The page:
Multiple times existing lenders are only the ones who agreed to provide financing to a company.
Because under DIP financing laws protect the right and the interest of investors better. DIP financing carries security from an investor’s point of view. The validity of the terms and conditions of the loan granted under DIP financing is unquestionable!
DIP financing has multiple challenges to move forward with. Firstly it takes a lot of time to process. As the companies under threat of bankruptcy need to reach finances quickly. Such long delays may not be in the best interest of all the stakeholders.
The bottom line is that DIP financing is a valuable tool that needs to be used correctly. It has the potential to provide companies with the critical cash flow that they need at the right time.
Sources of DIP Financing
It is a more complicated task than helping debtors obtain regular financing. Because the lenders know that there are very few options in which borrowers have to raise funds. As a result, they always have an upper hand in the negotiations.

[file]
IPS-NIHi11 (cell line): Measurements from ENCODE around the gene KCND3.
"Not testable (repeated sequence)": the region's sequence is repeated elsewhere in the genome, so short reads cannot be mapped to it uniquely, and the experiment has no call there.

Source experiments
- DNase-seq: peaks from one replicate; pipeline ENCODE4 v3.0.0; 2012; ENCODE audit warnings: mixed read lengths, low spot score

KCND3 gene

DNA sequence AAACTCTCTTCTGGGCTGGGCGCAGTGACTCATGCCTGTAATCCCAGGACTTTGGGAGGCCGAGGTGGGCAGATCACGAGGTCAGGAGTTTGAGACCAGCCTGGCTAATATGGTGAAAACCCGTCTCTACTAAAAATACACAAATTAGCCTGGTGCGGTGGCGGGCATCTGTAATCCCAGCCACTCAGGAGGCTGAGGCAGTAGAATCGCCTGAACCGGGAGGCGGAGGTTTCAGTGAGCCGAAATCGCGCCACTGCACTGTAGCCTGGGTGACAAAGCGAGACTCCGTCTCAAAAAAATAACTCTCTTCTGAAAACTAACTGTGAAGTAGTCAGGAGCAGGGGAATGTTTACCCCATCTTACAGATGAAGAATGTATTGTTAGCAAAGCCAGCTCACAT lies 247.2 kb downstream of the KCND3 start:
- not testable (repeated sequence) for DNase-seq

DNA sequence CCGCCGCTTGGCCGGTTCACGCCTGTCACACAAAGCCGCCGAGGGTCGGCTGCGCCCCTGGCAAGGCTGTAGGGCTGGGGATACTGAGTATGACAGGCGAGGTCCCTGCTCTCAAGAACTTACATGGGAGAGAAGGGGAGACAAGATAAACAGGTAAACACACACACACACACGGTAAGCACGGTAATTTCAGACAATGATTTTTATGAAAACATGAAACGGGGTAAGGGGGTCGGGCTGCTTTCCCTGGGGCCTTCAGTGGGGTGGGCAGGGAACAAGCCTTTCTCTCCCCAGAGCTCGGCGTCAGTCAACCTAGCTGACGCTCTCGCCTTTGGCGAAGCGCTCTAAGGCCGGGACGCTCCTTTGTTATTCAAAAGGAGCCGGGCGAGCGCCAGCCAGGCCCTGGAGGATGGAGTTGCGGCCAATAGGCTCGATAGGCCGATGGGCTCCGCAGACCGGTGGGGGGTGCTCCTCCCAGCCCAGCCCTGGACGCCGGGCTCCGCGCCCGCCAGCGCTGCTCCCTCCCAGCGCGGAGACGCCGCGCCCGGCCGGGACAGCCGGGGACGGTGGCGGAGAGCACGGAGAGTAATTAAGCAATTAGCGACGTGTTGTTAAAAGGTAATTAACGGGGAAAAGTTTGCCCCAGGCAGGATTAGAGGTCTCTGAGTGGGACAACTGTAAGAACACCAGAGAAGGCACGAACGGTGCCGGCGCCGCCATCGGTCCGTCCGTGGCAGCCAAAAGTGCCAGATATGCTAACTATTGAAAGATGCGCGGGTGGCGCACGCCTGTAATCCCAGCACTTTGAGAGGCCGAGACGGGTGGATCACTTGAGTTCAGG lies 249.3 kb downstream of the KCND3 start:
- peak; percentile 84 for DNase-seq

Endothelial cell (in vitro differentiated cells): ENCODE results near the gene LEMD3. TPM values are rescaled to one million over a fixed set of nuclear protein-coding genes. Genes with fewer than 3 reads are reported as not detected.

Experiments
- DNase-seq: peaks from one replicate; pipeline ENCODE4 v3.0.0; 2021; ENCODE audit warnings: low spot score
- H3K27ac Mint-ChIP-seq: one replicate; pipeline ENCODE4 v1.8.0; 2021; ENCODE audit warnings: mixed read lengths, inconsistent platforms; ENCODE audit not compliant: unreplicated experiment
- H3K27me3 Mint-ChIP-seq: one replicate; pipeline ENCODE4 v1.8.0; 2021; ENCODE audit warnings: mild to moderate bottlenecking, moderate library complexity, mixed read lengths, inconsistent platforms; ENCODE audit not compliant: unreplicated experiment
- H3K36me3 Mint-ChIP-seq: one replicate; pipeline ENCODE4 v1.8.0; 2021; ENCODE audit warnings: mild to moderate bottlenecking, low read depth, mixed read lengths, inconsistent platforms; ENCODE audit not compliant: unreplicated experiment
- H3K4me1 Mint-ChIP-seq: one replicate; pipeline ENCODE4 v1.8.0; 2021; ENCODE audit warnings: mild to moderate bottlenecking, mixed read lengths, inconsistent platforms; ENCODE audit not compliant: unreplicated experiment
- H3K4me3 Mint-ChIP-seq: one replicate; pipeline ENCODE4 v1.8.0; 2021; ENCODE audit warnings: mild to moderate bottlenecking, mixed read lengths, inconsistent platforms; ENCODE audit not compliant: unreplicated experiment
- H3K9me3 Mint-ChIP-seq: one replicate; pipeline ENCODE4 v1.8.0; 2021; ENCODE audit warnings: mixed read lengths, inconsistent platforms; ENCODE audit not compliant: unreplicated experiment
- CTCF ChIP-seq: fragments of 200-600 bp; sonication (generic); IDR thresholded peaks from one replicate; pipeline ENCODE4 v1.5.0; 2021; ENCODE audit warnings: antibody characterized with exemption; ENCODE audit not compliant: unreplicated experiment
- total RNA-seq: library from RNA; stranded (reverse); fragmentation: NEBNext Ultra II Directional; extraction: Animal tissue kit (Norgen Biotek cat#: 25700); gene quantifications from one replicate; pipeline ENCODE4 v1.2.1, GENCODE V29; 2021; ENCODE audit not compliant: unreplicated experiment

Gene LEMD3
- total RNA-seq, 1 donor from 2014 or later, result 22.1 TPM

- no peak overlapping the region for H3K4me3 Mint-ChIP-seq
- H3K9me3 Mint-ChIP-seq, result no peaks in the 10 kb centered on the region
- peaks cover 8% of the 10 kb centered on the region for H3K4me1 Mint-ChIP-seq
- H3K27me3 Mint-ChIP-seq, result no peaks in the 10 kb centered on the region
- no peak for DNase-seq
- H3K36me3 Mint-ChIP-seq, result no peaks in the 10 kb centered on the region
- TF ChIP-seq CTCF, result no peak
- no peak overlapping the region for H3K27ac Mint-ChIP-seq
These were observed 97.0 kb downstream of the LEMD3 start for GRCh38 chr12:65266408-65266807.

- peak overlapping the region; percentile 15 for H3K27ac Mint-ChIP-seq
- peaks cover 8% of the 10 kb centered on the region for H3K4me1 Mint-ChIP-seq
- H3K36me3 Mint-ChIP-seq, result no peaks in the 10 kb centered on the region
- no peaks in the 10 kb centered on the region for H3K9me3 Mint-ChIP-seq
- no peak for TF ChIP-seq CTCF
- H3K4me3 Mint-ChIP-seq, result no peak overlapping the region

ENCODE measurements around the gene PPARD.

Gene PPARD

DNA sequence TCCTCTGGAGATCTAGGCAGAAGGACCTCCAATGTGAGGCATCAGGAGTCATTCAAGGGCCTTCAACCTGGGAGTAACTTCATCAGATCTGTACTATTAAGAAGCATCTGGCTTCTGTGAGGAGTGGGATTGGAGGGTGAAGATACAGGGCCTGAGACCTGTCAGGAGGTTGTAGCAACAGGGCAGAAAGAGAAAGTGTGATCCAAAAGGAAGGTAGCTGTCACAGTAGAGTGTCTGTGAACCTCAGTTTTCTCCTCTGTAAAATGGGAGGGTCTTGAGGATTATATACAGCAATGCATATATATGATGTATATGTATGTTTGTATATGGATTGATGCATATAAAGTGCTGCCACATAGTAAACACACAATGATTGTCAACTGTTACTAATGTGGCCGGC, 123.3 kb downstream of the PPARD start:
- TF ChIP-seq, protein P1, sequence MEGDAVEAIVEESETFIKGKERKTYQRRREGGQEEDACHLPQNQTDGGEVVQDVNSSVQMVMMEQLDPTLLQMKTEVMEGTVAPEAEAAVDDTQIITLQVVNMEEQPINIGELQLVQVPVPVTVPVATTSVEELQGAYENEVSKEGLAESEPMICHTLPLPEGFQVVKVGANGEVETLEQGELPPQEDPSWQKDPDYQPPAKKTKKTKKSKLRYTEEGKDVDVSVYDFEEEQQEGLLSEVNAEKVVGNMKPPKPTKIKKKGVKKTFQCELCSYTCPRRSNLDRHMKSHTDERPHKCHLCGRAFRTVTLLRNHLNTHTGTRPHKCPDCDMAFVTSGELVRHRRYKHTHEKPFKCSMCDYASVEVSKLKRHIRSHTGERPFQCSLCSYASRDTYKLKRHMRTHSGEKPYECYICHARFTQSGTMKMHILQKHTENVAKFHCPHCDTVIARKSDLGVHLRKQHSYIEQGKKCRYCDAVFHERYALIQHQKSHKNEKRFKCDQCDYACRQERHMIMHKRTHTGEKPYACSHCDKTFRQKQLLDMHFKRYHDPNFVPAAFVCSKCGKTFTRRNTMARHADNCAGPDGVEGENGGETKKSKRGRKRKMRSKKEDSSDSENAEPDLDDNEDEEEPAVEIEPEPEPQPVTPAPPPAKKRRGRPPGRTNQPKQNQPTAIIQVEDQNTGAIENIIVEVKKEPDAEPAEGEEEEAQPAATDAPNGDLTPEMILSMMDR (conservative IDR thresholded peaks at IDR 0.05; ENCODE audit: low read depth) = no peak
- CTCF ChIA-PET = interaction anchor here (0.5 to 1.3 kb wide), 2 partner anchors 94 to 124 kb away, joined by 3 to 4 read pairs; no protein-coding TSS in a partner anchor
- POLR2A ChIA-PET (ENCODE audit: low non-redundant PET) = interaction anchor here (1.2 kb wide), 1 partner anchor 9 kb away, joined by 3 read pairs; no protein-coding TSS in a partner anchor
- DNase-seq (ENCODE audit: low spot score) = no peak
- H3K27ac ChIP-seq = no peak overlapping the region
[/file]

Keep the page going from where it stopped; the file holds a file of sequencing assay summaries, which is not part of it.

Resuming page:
In the case of DIP, financing lenders try to get the best deal that they can with the borrowers. But they have to make sure that these deals are acceptable by the existing lenders. In case the deal is not acceptable to them the negotiations with the borrowers become null and void. As a result, existing lenders often use their clout to get the new borrower to give a better deal.
As a result, it becomes a complicated process because of two reasons:
- Firstly there are many parties involved in the process.
- Secondly, there are multiple rounds of negotiations involved.
There are various modes of financing which are used to secure DIP financing. The details of some of these modes have been explained in the next topic.
Modes of DIP Financing
There are several modes of DIP financing which are used by borrowers and lenders. The details of some of these modes have been written below:
In the normal course of a business, a debtor is allowed to obtain a trade credit without any prior permission from the court. Before incurring any short-term debt as long as it is unsecured.
This is because, in bankruptcy courts, all unsecured debt is treated as administrative claims. For suppliers and creditors, this generally means that the amount of money that they lend is at risk.